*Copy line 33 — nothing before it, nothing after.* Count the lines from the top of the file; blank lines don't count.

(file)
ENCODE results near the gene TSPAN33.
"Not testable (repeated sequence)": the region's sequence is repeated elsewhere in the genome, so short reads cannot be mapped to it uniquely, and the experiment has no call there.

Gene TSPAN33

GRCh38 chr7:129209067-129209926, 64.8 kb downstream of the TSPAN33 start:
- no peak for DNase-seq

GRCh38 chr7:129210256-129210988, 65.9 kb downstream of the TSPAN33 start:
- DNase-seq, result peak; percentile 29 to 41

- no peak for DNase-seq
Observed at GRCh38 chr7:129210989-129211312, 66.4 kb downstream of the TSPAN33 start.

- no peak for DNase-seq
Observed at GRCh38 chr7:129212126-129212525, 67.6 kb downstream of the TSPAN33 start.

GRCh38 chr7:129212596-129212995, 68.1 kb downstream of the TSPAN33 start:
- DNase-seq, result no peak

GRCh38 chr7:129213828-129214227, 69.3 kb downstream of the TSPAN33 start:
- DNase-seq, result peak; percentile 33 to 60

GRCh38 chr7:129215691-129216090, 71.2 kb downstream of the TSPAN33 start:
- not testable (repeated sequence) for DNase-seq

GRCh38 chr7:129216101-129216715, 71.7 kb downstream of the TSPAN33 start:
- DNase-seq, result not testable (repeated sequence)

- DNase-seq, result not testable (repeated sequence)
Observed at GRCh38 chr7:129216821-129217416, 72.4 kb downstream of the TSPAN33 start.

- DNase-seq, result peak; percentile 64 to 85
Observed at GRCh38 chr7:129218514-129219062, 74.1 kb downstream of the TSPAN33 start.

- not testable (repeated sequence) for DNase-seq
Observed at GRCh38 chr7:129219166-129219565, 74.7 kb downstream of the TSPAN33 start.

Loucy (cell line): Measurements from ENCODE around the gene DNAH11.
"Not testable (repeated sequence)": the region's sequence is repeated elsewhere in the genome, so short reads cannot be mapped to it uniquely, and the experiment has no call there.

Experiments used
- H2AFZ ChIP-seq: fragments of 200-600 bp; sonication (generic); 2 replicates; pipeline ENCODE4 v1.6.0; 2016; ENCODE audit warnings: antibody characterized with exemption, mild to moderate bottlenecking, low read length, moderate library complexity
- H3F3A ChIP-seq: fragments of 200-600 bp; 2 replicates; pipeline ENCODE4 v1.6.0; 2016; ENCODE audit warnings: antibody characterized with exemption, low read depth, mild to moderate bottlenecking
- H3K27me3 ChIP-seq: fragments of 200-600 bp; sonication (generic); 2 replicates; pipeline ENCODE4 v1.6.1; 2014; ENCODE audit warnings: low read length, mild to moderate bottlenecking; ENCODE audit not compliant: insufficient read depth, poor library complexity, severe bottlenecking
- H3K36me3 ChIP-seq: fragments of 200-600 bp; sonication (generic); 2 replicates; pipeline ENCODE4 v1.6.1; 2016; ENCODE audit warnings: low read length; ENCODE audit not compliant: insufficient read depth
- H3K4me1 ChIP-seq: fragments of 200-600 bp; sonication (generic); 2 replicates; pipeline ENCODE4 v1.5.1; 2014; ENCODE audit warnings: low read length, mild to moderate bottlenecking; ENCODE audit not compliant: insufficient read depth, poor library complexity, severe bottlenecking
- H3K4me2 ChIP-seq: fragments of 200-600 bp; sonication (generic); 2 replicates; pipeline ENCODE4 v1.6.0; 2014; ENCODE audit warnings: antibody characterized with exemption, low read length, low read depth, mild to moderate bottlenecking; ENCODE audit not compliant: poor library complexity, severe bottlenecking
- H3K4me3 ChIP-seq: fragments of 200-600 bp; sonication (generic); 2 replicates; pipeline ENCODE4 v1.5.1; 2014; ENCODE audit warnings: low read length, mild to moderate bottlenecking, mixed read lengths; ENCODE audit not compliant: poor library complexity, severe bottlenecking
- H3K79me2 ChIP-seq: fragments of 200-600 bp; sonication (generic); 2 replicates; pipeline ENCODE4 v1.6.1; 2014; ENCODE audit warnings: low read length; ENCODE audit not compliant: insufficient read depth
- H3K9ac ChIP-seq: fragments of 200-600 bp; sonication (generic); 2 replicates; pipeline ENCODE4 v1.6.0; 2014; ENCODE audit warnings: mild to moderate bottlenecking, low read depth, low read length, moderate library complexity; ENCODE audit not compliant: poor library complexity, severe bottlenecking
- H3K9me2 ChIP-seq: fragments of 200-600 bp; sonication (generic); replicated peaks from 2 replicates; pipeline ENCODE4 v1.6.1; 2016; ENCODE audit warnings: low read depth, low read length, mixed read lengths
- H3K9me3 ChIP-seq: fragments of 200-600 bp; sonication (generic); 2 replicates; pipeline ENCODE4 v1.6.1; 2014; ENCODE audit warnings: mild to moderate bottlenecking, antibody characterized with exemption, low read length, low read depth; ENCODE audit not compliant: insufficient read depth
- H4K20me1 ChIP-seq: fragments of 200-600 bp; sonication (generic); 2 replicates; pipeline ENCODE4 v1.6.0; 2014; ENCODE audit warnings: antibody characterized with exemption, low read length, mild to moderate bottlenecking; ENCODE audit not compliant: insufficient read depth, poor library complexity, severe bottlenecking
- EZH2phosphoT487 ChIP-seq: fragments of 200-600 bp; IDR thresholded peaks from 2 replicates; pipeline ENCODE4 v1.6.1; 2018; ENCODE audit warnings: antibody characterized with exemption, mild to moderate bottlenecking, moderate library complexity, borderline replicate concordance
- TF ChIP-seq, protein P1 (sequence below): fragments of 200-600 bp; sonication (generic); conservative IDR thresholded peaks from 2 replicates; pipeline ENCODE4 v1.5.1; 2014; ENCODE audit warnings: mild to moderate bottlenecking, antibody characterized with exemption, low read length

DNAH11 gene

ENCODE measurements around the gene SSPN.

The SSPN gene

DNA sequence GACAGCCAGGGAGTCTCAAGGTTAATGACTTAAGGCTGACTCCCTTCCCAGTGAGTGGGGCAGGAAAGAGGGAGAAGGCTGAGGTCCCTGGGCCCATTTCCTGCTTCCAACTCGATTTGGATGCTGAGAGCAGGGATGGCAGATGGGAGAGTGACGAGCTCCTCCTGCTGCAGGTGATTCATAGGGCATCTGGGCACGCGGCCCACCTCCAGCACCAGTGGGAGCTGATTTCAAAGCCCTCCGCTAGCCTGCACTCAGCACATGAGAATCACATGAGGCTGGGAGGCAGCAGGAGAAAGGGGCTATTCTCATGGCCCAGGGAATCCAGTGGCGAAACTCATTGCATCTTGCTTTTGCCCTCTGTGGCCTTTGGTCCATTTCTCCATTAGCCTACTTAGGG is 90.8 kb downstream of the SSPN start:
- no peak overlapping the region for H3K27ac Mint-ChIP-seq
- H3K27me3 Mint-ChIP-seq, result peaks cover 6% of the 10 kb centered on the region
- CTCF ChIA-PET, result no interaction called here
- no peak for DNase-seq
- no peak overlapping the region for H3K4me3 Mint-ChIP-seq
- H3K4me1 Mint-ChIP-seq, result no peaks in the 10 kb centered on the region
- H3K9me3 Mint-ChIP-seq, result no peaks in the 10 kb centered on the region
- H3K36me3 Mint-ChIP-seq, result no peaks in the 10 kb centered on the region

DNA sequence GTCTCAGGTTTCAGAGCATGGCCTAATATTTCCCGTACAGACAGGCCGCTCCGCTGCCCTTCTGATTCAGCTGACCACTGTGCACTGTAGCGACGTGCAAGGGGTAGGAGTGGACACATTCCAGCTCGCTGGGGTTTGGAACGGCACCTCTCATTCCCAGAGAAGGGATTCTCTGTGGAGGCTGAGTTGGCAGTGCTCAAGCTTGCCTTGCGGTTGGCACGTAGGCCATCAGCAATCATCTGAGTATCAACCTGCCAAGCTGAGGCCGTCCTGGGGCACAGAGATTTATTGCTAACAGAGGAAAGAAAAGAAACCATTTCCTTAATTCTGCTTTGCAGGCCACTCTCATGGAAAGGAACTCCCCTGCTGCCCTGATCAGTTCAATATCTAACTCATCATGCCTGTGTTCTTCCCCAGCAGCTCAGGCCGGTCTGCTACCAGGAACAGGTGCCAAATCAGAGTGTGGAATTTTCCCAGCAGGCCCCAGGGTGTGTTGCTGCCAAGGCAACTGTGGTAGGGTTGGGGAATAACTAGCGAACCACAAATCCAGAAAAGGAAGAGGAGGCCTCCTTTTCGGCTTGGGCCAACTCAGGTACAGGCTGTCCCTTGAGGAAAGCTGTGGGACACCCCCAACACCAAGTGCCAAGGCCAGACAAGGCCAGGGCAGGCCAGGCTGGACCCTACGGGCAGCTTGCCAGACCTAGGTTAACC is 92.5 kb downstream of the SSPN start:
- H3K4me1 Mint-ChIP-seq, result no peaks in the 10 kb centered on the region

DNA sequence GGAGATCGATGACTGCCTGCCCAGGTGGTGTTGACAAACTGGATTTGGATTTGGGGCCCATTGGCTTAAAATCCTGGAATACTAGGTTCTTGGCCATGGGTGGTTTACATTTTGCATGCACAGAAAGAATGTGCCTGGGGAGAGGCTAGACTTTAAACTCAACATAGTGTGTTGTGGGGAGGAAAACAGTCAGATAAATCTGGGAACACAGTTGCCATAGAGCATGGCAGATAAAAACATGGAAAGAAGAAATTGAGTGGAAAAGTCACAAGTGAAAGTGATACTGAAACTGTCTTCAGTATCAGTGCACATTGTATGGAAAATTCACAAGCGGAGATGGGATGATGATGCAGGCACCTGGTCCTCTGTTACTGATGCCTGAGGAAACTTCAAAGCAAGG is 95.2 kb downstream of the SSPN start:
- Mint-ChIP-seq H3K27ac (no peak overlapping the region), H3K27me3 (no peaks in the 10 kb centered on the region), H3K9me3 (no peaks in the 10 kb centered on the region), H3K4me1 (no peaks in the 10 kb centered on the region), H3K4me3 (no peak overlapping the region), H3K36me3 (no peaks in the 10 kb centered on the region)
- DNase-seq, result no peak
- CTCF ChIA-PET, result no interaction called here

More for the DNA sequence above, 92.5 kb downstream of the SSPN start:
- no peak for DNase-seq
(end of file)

- H3K4me1 ChIP-seq: fragments of 200-600 bp; sonication (generic); 2 replicates; pipeline ENCODE4 v1.5.1; 2014; ENCODE audit warnings: low read length, mild to moderate bottlenecking; ENCODE audit not compliant: insufficient read depth, poor library complexity, severe bottlenecking